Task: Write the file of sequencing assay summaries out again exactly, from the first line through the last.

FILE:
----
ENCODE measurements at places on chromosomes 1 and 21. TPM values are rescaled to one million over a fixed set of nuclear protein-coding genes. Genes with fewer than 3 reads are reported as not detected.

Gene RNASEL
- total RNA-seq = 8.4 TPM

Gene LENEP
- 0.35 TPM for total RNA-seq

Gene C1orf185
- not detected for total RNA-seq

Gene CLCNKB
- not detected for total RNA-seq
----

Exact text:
ENCODE measurements at places on chromosomes 1 and 21. TPM values are rescaled to one million over a fixed set of nuclear protein-coding genes. Genes with fewer than 3 reads are reported as not detected.

Gene RNASEL
- total RNA-seq = 8.4 TPM

Gene LENEP
- 0.35 TPM for total RNA-seq

Gene C1orf185
- not detected for total RNA-seq

Gene CLCNKB
- not detected for total RNA-seq